He attended area country schools and also went one year in town. He spent all of his life except eight years working around and on farms in this area. The exception was the eight years he lived in Missouri, where he took a carload of horses before “looking around and feeding cattle” there. He returned home 13 years ago...bringing a “mule” along with him.
~La Crosse Tribune, La Crosse, WI, March 10, 1968
(see photos below) ~contributed by Errin Wilker

~*~*~

Salt-and Pepper hair reaches to his shoulders. A shaggy beard hangs down toward a moth-eaten kelly green cardigan. A string tie around his neck is anchored with a wooden hand-carved boot inscribed with the name John.

He is Harold Van Brocklin, 87, of Lansing, and he is waiting along the road for his mail. The Mississippi gleams from the hillside below his chair.

"The river? I like it right where it is. There's no real love on the river for me. It's been such a change since they put in the nine-foot channel. In the '30s there was timber and pasture and that's hard to find."

He's lived most of his life in the area. "Oh, I traded and bought horses for 65 years. I traded horses, I drove horses on the road and mules, don't forget the mules. I picked up a few clamshells on the river here too, before they flooded it."

Now he lives in a rented cabin with a few dogs and a potentially endless supply of cats. No horses. "Oh, you don't miss nothing after you get to 88 years old," he says. "Eleventh of November I'll be 88 years old. You don't miss nothing. Whatever goes is just it."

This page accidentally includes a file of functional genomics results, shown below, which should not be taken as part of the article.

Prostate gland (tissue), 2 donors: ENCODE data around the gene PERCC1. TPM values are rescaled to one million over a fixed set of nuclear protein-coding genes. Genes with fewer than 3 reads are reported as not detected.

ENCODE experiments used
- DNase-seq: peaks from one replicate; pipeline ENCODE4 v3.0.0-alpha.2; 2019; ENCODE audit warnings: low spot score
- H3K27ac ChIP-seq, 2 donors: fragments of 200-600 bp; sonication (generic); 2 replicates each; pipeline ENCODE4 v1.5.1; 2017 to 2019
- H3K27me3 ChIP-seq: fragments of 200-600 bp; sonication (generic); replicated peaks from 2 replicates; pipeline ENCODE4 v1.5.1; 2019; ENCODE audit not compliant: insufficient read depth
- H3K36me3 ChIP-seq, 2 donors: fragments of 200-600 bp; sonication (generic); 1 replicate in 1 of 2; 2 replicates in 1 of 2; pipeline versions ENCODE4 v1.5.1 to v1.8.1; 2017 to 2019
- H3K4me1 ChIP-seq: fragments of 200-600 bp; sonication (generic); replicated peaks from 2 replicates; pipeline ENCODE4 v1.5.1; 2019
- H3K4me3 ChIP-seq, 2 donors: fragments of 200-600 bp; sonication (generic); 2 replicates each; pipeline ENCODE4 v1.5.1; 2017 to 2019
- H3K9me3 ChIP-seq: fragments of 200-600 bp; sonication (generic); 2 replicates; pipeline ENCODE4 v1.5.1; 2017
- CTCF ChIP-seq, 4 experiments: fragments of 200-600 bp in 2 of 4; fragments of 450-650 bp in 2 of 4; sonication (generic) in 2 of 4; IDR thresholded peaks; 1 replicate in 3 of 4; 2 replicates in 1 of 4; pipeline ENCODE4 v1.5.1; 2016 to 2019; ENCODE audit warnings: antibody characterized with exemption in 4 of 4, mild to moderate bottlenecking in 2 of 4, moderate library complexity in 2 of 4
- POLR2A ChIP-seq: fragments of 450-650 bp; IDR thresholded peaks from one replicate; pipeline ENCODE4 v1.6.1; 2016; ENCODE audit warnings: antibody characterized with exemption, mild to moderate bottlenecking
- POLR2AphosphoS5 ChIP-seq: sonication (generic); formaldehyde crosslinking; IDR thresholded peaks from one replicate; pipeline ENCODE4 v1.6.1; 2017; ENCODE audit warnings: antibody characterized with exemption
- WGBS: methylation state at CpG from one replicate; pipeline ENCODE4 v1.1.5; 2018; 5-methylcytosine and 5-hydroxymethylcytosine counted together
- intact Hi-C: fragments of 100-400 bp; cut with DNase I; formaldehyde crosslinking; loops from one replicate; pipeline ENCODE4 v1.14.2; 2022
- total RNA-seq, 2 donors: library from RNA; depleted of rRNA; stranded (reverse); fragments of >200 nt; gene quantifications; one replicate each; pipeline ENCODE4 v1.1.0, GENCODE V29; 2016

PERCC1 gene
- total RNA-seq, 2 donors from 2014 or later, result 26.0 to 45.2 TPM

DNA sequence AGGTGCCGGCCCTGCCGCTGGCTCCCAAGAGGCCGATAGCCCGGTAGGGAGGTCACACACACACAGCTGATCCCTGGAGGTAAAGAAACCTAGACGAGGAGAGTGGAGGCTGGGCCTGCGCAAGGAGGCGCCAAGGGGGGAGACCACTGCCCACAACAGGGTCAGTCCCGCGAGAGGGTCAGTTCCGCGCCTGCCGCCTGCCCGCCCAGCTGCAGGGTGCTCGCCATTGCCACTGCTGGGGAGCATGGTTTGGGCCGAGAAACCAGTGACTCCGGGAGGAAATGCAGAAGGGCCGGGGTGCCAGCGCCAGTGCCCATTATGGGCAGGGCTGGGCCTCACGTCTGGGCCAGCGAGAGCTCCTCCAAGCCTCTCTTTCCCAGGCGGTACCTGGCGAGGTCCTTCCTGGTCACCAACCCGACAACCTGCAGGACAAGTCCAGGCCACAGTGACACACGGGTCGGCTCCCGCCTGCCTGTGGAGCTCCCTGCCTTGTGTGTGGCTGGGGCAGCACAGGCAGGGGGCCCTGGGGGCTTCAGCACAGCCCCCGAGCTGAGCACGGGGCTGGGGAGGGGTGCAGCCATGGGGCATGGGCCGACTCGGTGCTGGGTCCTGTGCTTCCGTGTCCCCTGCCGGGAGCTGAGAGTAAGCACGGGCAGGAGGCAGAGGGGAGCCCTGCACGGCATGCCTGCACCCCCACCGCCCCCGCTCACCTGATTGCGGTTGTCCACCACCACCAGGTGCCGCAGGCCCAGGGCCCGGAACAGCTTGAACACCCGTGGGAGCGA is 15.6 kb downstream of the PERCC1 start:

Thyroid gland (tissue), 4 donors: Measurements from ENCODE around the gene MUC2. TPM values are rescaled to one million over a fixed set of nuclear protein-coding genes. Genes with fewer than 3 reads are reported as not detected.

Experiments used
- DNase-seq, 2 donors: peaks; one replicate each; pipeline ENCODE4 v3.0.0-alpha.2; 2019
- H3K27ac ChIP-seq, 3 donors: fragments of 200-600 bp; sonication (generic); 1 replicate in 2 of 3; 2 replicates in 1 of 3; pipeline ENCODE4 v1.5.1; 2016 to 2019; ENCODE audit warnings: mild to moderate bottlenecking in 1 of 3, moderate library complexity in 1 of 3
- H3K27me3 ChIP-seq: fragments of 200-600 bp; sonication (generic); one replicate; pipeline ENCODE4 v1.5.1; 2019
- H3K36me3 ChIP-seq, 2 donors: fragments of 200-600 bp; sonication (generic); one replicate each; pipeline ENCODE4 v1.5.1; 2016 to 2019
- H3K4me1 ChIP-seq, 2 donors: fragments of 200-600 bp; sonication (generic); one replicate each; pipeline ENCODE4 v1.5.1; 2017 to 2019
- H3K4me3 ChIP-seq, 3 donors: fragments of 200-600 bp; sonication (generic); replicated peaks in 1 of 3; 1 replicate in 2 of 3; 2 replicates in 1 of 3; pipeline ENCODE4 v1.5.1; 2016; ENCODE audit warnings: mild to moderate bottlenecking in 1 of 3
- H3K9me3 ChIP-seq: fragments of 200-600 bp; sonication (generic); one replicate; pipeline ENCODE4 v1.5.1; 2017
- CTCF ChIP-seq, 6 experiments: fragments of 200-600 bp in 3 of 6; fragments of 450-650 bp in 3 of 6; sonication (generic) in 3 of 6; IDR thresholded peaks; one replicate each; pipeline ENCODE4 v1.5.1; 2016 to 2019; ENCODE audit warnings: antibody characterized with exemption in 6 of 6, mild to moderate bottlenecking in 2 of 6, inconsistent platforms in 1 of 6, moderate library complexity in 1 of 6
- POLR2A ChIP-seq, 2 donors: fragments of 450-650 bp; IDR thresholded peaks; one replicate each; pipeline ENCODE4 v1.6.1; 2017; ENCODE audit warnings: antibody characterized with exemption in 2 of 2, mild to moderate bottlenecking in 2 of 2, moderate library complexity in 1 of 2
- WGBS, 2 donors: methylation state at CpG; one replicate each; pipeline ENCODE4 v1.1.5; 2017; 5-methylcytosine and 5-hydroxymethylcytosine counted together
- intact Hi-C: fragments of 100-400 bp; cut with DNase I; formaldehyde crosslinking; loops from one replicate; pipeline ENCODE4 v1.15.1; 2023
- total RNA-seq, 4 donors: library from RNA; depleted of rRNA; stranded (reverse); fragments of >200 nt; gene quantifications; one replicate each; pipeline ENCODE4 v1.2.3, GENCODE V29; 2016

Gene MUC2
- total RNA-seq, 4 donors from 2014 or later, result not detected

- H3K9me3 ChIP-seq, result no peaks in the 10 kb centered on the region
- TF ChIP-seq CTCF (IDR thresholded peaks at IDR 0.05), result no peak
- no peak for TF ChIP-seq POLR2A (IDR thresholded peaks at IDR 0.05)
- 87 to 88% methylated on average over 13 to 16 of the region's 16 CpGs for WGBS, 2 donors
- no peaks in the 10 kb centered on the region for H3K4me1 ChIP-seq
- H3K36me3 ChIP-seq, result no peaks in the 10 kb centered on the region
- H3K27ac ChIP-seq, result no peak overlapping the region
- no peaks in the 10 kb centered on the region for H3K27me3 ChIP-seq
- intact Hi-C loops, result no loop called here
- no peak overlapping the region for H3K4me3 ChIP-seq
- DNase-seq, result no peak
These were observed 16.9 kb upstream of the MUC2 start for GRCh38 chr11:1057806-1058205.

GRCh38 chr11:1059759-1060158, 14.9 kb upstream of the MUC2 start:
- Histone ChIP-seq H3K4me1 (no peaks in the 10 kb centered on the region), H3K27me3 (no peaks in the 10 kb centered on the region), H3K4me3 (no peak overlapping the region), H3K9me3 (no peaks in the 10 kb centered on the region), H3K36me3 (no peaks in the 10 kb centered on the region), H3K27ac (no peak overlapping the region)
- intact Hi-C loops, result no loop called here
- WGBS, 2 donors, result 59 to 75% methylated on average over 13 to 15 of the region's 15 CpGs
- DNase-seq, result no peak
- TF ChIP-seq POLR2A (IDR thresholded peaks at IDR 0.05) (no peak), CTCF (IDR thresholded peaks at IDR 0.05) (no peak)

Now he likes the attention he gets. "I like to talk to people. Like to talk things over. Tell 'em what little I know. I never was smart, you know."
~Cedar Rapids Gazette, October 13, 1985
(see photo below)
~contributed by S. Ferrall

~*~*~
~Notes: Harold Van Brocklin died in 1993 and is buried in Gethsemane cemetery, Lansing. His gravestone has the epitaph "Old Horsetrader" (it can be viewed at the Find-A-Grave website)
Obituary: http://iagenweb.org/boards/allamakee/obituaries/index.cgi?read=641623

~See also: The Four-Mile House, in the 'Lil Bits section of the website for another photo & a bit of info. (link below the photos)

~*~*~

Photos
The photos on the left are from the La Crosse Tribune article and the photo on the right is from the Cedar Rapids Gazette article

Top left photo caption:
Some people may call them donkeys, but to Harold Van Brocklin of Lansing, they are "mules." Here he is with two jennies - Cricket and Cindy - on the creek which runs through his farm four miles out of Lansing.

Bottom left photo caption:
Van Brocklin persuaded Ted, one of this three "mules," to pose with him for a portrait. "You have to push tnem around a little" he says, "because they're stubborn, but they are also real gentle."

Right side photo caption:
Harold Van Brocklin of Lansing lives alone in a cabin alongside the Mississippi. Van Brocklin raises dogs and offers any stray cat a home. "There are never too many cats. They're a lot of company," he says.

'Lil Bits - Allamakee co. IAGenWeb